As the US Administration and Congress grapple with the budget and debt ceiling impasse, repeated claims are made that further brinkmanship will “spark a global financial crisis”, especially if the US is forced to default on some of its obligations – even briefly. While enough has been said on the US budget process, it’s interesting to see what “sparking a crisis” actually means.
So let’s take this hypothetical event – the US stops paying its bills for a brief period – and first ask ourselves: is it really a “spark” – in itself an inconsequential event, but one which triggers a destructive sequence – or a real, objective catastrophe? And once we know that, what does it teach us about the global financial system and its current state?
I would claim that those who talked about “sparking a crisis” have unwittingly used a correct metaphor – a brief US default is really a spark, and not a catastrophe.
To see it clearly, it helps to abstract ourselves from the complexities of today’s financial system, with its markets, securities, bonds, derivatives, interests, treasuries, liquidity and other financial terms. Important as these things are, they only exist with one, and only one purpose: to help us move real, physical resources around, in a more efficient way. If at any point, some process cannot be understood or evaluated except in complicated financial terms, we must be doing something wrong.
For example, you can say there was a “liquidity crisis” in certain country at some point in time. You can also say, “it was very hard to get a loan” instead. But even more basically, you can say, “there was not enough resources to start new projects, so resources had to be pulled from existing ones”. This will describe the situation just as well, and will be true even if there were no money at all and people used barter economy.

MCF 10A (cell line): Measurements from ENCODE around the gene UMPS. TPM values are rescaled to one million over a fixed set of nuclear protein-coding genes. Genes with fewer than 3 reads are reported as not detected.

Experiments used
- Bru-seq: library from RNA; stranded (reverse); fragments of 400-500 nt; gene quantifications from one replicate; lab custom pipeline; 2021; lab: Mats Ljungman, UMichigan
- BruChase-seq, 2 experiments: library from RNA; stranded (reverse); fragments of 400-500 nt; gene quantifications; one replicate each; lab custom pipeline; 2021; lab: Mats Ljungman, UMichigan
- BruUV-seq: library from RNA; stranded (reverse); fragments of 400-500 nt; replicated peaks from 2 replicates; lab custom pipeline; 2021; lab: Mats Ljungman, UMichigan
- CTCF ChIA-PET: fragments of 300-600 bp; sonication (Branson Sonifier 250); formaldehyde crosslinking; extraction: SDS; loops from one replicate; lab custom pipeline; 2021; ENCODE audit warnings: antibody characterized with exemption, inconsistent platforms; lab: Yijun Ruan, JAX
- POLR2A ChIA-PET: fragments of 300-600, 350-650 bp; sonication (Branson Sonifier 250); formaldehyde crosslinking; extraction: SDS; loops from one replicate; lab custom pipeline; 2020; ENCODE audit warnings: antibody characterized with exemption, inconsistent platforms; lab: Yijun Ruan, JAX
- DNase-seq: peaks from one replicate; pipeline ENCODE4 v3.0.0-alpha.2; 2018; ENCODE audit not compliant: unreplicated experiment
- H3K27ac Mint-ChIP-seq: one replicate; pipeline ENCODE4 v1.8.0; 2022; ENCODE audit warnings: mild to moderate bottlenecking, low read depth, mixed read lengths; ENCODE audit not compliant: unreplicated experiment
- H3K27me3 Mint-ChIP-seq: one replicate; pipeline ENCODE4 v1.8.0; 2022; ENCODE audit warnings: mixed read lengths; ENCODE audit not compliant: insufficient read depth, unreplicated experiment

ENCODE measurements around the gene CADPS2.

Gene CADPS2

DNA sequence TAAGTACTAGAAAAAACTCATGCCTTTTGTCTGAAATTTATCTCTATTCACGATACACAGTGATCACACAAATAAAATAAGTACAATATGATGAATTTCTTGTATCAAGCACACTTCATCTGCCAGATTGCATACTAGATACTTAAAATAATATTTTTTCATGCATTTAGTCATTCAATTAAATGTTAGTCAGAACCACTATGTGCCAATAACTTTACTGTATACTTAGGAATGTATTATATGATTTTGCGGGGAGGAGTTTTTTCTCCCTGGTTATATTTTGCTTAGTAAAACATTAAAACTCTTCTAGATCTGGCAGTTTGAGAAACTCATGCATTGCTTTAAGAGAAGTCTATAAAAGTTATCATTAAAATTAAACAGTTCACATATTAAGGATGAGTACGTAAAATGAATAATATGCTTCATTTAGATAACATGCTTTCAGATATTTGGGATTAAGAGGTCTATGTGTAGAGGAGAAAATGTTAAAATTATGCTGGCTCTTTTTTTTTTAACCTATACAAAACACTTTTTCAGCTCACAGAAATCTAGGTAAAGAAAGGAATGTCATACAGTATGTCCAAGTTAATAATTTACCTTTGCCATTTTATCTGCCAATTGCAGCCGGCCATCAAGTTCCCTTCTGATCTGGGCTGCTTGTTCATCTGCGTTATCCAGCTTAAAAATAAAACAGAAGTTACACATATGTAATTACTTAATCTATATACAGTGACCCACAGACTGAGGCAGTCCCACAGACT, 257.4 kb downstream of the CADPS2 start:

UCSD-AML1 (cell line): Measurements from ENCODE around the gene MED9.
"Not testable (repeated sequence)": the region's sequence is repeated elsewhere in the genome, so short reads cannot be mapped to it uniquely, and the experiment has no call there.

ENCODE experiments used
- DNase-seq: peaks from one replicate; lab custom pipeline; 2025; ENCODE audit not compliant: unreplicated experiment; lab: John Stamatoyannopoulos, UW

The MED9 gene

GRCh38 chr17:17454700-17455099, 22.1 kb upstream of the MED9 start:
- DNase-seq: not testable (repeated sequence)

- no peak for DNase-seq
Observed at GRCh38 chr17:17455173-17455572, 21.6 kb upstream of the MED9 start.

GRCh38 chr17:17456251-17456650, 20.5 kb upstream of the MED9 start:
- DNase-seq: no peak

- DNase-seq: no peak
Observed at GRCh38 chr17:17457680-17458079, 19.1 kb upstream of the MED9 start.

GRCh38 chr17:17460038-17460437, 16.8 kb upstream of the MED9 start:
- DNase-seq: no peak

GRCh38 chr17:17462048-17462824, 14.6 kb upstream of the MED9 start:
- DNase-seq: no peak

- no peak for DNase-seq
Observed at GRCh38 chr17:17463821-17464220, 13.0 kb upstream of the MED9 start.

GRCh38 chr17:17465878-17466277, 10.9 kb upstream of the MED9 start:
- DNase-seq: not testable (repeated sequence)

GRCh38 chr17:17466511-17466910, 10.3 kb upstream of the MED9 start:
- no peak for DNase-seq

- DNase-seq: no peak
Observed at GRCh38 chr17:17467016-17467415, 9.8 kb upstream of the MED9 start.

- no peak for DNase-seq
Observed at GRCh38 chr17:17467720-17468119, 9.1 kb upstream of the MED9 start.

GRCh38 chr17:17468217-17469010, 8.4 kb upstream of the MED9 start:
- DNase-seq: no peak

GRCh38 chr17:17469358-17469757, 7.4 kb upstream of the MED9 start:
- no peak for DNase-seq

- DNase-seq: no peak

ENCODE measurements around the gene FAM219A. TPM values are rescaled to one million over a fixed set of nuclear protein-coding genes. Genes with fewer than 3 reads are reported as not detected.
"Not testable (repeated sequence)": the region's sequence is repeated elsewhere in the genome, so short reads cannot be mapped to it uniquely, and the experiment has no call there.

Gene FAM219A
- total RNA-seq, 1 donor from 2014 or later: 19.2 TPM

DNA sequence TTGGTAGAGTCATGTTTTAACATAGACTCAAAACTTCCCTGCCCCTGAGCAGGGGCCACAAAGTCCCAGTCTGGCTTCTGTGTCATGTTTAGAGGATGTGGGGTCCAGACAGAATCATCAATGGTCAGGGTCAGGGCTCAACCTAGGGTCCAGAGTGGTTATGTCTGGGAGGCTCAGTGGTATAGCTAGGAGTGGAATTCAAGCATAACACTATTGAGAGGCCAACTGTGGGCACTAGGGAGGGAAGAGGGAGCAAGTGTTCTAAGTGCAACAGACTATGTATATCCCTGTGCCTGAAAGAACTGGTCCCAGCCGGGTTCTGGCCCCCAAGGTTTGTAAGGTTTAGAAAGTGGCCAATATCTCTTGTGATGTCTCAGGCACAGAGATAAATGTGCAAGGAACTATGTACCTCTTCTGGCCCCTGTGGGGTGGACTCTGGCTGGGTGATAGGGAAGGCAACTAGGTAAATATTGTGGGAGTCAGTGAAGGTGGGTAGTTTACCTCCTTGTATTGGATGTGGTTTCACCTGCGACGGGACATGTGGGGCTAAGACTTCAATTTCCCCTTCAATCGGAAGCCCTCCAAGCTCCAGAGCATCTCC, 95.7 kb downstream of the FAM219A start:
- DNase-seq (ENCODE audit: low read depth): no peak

So first thing to note about this potential US default is that no physical wealth is destroyed. Some people indeed do not get paid, and this is bad, but it does not destroy wealth in general, it just transfers it – in this case, from people who should have been paid to those who should have paid them.
Wealth is generally hard to destroy – whatever you may hear from a TV screen every time the market crashes. Wealth is the things we have – cars, roads, buildings, technology, land, resources. An example of wealth being destroyed is the Fukushima disaster in Japan. It took a tsunami to do this scale of damage, and even from that the country and the world have recovered.
There is no way that changes to distribution of green pieces of paper or numbers inside really big computers can (or should) result in “wealth destruction”, or “cost the economy billions” or other such things. They can ruin many people financially, while making some other people rich. They can create huge injustices and imbalances. They can draw resources from one sector to another, and make resource use less efficient. But they cannot magically “break” the economy.
Unless, of course, that economy is already broken, and the changes in question are just… a spark.
This distinction is crucial. Whether we see the US default as a spark or a real problem will dictate what we do about it. If it is a real problem, we should avoid it at all costs. If it is just a spark, we should deal with the powder keg it can potentially set off. Because even if we deal with this potential “spark”, there will be another spark, and another, until it finally blows up.